When it comes to rescuing women who are sex workers and victims of human-trafficking wanting to leave the industry, The Domino Foundation’s Red Light Programme has formulated a holistic approach which equips these women to thrive in their new lives.
Saturday July 30 marks World Day Against Trafficking In Persons. For Red Light, every day is dedicated to helping these women exit the sex work industry. This year’s theme focuses on the role of technology as a tool that can both enable and impede human trafficking.
The Red Light team, situated in Durban North, comprises of a team of three ladies each in charge of separate components of the programme: Lungelo Dakile, Reach Out Co-ordinator; Gugu Mazwele, Restore Co-ordinator and Esther Madikane, Release Co-ordinator.
Red Light’s vision is to reach out to, restore and release the survivors of sexual exploitation and human-trafficking. The programme identifies and assists sex workers and vulnerable groups in areas of high prostitution and exploitation. Its desire is to love the ladies into wholeness and build sustainable relationships with them through its sex-trafficking-victims programme.
“We will be opening a reach-out facility (Drop-In Centre) in the Durban CBD in September 2022 which will make it so much easier for women who want help to come in to meet with us. We assess each woman and prepare her for the restoration process,” said Lungelo who oversees Red Light’s Reach-out phase which identifies and assesses vulnerable and exploited individuals.
Once an initial relationship has been built with each woman, she is monitored through her weekly visits to Red Light to assess where she is in her stages of change. She may, at first, be in what is called “pre-contemplation” which is when a woman is not aware that she has a problem and has no intention of changing her current situation. However, Lungelo went on, “The Red Light team continues to reach out to let the woman know that she is ‘seen’ and that the team is there should she decide to seek help.”
Often the pattern is that the woman slowly moves into “contemplating” where she becomes aware that she does have a problem even though she may still have no desire to change. The Drop-in Centre will offer the ladies continued counselling referrals, medical help, skills development, spiritual development and long-term support through internal referrals.
Once the lady enters the behavioural stage of “preparation”, where she now has the desire to take action to address and change her situation, the Red Light team refers her into its Restore phase. Part of this is an out-patient programme which operates alongside Project Exodus, an innovative, ground-breaking strategy which addresses issues of substance dependence and compulsive disorders in ways which provide long-term support through individual and group addiction counselling. Most of the women have a drug addiction, one of the main contributing factors to their choosing to remain sex workers. After a drug and medical assessment is done, the woman is referred to an in-patient detox facility, if necessary, where the programme is strict and structured. The woman is now into the rehabilitation phase. There is no specified amount of time for this process as each individual’s past trauma and needs differ.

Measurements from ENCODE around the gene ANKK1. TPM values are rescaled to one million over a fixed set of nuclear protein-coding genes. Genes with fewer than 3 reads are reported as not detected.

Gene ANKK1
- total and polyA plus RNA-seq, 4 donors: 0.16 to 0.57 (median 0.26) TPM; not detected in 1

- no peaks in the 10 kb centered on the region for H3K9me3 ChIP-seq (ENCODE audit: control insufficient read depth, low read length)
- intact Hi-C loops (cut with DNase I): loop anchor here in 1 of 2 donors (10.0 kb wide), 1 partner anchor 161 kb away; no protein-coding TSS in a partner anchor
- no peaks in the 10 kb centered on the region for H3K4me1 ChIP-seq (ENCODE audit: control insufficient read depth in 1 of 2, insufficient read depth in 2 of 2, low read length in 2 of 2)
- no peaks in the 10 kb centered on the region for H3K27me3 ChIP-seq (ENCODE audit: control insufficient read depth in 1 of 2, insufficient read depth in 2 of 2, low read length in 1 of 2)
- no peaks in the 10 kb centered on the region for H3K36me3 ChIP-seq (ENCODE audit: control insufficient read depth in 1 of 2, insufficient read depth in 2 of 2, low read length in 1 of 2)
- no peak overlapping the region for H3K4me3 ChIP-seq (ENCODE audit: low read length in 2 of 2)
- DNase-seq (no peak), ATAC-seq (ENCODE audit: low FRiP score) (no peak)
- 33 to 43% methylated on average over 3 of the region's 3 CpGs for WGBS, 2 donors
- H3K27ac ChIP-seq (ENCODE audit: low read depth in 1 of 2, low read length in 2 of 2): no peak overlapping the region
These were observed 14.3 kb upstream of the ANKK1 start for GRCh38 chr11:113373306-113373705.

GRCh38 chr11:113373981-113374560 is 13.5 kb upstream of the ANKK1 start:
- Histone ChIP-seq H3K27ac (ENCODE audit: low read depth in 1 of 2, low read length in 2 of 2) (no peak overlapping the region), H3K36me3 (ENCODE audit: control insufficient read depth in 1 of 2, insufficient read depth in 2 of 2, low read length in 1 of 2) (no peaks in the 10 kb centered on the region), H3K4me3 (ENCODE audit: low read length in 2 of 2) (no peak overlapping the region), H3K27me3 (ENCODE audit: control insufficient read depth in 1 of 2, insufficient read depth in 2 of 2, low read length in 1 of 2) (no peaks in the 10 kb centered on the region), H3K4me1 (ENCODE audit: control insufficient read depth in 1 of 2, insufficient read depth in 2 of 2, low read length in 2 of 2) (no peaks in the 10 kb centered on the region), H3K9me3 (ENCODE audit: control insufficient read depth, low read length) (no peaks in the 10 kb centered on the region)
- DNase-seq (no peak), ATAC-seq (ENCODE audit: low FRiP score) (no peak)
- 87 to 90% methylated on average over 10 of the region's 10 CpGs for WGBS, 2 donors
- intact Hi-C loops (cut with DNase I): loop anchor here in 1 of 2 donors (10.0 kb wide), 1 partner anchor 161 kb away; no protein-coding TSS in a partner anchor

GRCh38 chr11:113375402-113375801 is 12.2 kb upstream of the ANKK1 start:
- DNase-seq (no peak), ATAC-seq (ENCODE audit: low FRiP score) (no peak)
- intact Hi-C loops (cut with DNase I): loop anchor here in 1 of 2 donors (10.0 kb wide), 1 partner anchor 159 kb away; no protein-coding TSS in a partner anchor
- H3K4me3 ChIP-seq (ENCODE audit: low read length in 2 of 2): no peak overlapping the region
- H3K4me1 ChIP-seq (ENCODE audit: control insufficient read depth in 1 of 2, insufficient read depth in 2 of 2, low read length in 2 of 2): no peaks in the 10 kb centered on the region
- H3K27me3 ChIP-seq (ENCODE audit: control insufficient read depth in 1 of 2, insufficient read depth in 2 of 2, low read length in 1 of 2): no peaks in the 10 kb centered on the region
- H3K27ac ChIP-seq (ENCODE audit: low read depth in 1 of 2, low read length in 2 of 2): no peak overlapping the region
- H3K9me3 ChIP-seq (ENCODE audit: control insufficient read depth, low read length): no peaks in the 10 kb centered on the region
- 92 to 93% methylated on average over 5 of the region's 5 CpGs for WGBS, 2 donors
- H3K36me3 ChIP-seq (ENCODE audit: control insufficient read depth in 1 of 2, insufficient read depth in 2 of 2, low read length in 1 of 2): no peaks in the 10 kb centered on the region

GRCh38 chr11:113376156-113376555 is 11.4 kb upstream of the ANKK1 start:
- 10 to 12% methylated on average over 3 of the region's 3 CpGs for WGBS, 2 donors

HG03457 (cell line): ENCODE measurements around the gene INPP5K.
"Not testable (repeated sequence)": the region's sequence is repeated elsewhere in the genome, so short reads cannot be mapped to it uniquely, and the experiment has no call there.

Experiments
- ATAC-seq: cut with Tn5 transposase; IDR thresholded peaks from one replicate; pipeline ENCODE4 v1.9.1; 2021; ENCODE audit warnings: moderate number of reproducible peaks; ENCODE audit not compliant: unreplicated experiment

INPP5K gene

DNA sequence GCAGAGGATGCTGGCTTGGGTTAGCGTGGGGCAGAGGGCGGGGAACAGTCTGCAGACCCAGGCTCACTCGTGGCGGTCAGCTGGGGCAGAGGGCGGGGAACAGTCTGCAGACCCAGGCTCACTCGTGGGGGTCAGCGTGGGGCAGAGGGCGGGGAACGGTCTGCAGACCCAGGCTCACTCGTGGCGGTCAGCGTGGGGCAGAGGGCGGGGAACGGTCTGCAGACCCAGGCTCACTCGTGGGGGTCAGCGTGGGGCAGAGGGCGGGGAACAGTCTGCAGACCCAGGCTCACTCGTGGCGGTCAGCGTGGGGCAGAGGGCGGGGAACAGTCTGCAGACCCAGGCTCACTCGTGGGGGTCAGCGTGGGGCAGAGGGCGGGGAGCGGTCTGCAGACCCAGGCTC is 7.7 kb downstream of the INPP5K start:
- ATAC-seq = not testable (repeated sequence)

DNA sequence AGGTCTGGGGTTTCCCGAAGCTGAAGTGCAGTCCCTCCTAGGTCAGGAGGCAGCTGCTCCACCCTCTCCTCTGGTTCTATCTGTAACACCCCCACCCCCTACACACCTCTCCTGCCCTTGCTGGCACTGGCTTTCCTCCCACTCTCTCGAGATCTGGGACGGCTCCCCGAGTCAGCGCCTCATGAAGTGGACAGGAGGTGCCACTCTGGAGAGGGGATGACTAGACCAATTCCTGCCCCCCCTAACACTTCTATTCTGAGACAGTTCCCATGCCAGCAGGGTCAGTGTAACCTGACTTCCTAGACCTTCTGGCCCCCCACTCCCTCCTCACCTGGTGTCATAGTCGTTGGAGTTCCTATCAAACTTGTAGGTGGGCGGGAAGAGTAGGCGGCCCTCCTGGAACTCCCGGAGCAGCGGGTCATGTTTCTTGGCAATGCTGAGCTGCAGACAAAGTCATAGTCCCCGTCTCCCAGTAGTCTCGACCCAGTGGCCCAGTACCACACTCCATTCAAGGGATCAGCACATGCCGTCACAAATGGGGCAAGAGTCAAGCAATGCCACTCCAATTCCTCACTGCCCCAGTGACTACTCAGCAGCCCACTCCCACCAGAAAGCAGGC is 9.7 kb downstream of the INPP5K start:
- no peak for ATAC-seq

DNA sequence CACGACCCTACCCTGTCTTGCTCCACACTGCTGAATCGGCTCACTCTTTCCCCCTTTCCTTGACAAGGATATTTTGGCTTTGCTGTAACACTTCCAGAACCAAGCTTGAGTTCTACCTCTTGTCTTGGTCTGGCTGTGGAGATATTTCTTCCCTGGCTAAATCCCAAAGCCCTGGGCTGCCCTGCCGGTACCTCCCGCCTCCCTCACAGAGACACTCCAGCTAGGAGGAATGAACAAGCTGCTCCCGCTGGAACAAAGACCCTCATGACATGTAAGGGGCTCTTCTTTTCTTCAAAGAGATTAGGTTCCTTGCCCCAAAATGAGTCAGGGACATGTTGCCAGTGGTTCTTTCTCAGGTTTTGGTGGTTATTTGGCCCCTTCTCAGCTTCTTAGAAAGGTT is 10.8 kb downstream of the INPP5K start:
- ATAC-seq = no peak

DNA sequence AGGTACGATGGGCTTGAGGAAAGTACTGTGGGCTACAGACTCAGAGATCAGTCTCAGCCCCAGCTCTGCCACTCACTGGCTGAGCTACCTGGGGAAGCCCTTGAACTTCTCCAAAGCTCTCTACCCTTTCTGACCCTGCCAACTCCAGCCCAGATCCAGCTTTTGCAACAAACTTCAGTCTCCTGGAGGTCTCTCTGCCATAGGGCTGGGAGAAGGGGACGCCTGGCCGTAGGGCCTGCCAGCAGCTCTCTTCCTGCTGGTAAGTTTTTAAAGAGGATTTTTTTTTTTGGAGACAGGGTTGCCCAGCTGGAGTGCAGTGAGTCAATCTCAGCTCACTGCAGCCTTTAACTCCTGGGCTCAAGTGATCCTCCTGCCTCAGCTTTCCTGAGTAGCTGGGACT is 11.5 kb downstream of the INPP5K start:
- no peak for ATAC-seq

Restore Co-ordinator, Gugu Mazwele, described how, for so long, Red Light has had the challenge of finding shelter for survivor sex workers. “Most organisations only accept victims of human-trafficking who have been coerced into forced labour or sexual exploitation. Our dream has always been to have a place of safety for these ladies who need to exit the sex industry but have nowhere to go.” The dream became a reality this year. Red Light’s first Othandweni (” Place of Love”) House opened in June with the support and encouragement of Joyce Meyer Ministries. “We have also partnered with Expose Hope, which has been on the ground for years, running street out-reaches and whose long-term desire is to offer these ladies exit solutions. These partnerships are slowly but surely making a defining change.”
Esther, Release Co-ordinator. talked of the long journey Red Light embarks on with every lady wanting to exit the sex trade: “We have one woman in the safe house who was trafficked under the pretext of gaining employment. She bought the lie and left her home in Nigeria only to be sold to someone in Cape Town to perform sex acts. Not every woman chooses to be a sex worker but often finds she has no other choice.” Esther described how this woman confided in one of her regulars, who then negotiated with her pimp and helped her get out of the industry. Once the woman is ready for the release phase, Esther will be there to assist her with reintegrating into society. “These women are highly talented, each with their own dreams for their future. We teach them skills to help them realise those dreams. Some, usually the younger women, want to finish their Matric and do further study, while others attend short courses and learn how to sew, do make-up and the like,” she said.
The three co-ordinators agree that the journey is never easy for the women and many leave the programme and go back to their old lives, but the programme has changed the lives of many women to date.
If you would like to assist the Red Light Programme with sponsorship, email Esther on firstname.lastname@example.org